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Four years' jail for drunk driver who killed cyclist as she chased boyfriend's car

Victim's widow describes sentence as "disgusting" and says " this is not justice"...

A driver who killed a cyclist as she chased her boyfriend’s car through a Sheffield suburb at 69 miles an hour and while over the drink-drive limit has been jailed for four years – a sentence that the victim’s widow described as “disgusting,” adding, "this is not justice."

Beauty therapist Emma Egan, aged 26 and from Dewsbury, pleaded guilty at Sheffield Crown Court to causing the death by dangerous driving of 55-year-old father-of-two Eric Codling in November last year, reports Gazzettelive.co.uk. She was also banned from driving for six years.

Despite having been drinking after boyfriend Liam Dent terminated their relationship, Egan, from Dewsbury, decided to chase after him in her Vauxhall Astra.

As she drove immediately behind his vehicle, she lost control of her car on Whirlowdale Road, Whirlow, hitting Mr Codling head-on. He died instantly.

After stopping, Egan then left the scene but did not report the crash and police later found her at Mr Dent’s home, where she was described as “wailing incoherently, rocking in her seat and physically shaking before falling to the floor and vomiting.”

She told police: “Oh God, what have I done? I’m so sorry”.

Alan Taylor, representing Egan, said his client was “profoundly sorry for her actions leading to the tragedy” and that she had been undergoing “emotional turmoil” when the crash happened.

He added: “She must bear the heavy burden of guilt for the rest of her life. Not a day will go by when she will not remember the pain and anguish she has caused.”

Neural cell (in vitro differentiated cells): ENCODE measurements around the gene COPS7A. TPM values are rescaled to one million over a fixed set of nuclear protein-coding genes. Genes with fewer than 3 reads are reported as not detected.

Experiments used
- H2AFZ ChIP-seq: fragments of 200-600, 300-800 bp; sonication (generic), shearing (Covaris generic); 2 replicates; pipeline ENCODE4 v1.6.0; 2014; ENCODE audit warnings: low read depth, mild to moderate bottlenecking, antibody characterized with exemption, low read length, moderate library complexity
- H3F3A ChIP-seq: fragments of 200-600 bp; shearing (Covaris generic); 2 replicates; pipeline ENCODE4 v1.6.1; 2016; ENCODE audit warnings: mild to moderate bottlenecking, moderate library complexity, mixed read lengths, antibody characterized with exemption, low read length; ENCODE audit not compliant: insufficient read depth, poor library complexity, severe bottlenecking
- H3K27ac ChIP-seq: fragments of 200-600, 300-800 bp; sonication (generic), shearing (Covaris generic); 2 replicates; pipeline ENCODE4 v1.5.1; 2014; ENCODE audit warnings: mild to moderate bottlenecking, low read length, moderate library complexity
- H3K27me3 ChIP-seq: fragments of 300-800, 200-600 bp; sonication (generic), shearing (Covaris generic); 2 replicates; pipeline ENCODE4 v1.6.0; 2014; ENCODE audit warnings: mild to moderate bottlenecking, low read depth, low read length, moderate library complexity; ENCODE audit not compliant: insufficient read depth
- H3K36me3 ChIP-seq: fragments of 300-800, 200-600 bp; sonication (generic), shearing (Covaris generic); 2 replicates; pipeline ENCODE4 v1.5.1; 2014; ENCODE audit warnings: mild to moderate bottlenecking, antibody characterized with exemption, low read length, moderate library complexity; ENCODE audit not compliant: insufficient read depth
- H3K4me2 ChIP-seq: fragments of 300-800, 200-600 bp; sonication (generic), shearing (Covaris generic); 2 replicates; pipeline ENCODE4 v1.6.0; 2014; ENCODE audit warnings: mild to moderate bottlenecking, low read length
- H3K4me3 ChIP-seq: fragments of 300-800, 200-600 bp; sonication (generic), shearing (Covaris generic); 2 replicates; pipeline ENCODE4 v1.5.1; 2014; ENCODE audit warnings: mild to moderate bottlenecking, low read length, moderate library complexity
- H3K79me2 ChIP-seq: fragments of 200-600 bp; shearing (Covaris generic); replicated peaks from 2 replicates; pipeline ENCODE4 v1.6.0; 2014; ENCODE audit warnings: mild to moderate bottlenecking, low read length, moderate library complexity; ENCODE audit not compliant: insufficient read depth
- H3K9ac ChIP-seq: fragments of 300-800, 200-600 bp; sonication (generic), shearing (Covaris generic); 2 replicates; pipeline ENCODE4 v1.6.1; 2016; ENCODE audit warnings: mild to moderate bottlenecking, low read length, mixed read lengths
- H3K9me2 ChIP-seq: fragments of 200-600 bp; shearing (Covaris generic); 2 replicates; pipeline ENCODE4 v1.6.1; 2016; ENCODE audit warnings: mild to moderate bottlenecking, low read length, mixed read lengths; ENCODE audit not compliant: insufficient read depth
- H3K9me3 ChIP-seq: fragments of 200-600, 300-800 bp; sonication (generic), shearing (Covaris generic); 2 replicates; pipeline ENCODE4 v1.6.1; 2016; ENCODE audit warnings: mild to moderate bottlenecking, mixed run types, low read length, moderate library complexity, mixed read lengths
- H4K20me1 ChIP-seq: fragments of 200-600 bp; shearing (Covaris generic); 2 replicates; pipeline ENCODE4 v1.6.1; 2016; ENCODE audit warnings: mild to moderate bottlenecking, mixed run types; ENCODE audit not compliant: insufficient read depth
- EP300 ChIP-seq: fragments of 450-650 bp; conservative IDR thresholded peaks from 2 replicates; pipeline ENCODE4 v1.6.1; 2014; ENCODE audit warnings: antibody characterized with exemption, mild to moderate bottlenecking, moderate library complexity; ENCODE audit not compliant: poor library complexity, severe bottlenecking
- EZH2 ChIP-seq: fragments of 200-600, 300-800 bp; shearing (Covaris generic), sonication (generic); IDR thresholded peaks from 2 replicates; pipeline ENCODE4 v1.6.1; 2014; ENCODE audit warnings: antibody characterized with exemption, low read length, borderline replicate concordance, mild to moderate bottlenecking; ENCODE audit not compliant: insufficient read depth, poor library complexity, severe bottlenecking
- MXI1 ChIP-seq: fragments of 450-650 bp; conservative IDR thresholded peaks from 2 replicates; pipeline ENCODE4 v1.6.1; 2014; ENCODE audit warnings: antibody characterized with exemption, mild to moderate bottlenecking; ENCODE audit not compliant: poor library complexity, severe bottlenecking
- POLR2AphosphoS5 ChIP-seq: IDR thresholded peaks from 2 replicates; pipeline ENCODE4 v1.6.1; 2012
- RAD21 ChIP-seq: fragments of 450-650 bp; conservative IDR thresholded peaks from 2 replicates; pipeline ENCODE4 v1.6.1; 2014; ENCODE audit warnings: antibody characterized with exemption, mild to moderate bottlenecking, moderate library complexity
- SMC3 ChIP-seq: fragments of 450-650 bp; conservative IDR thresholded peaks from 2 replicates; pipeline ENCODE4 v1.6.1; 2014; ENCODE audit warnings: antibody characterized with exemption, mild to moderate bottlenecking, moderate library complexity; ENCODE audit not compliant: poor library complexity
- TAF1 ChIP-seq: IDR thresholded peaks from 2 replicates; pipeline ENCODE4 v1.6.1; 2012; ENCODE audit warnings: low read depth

Sentencing Egan, Judge Julian Goose said: “No order or sentence will bring back the life of the deceased.

“Death by dangerous driving is aggravated in your case by the fact that at the time you were over the limit and were in pursuit of another vehicle while travelling at excessive speed.”

Mr Codling’s widow, Karen, was in court to see Egan, who is likely to serve only half the four-year jail term, sentenced. She said: “This is not justice - is Eric’s life only worth four years?

“I know nothing will bring Eric back, but four years is disgusting. To only serve two years for killing somebody just doesn’t make sense. Why is what she did any different to murder?

“We don’t feel there has been any justice.”

During the trial it emerged that Egan’s own sister had been killed by a drunk-driver eight years ago, which Mrs Codling said “added insult to injury.”

She added: “Egan’s own mum at the time said a four-year sentence for the driver who killed her daughter was an outrage, and she is right - it is.”

Victim impact statement from Mr Codling’s family were read out to the court.

His daughter Grace, aged 13, said: “I miss him being here, I miss everything about him. I feel angry. I think it’s horrible someone could do it.”

She said that her younger sister Eve, aged nine, “does not talk to anyone,” and said of the day she learnt her father had died that “it felt like something just stopped.”

Her mother said: “I lost my soulmate, my lover, my everything. My girls lost their cuddles and hugs. We are all bereft.”

The sentence handed down to Egan contrasts to one imposed earlier this month on drunk driver Alison Bowen, aged 61, who killed a cyclist in Sussex and continued to drive for five miles in her damaged car.

Organisations including RoadPeace, CTC and British Cycling have been lobbying the government to ensure the more thorough investigation and prosecution of motorists in cases where vulnerable road users such as cyclists are the victim, as well as harsher penalties for drivers who kill.

Simon has been news editor at road.cc since 2009, reporting on 10 editions and counting of pro cycling’s biggest races such as the Tour de France, stories on issues including infrastructure and campaigning, and interviewing some of the biggest names in cycling. A law and languages graduate, published translator and former retail analyst, his background has proved invaluable in reporting on issues as diverse as cycling-related court cases, anti-doping investigations, and the bike industry. He splits his time between London and Cambridge, and loves taking his miniature schnauzer Elodie on adventures in the basket of her Elephant Bike.

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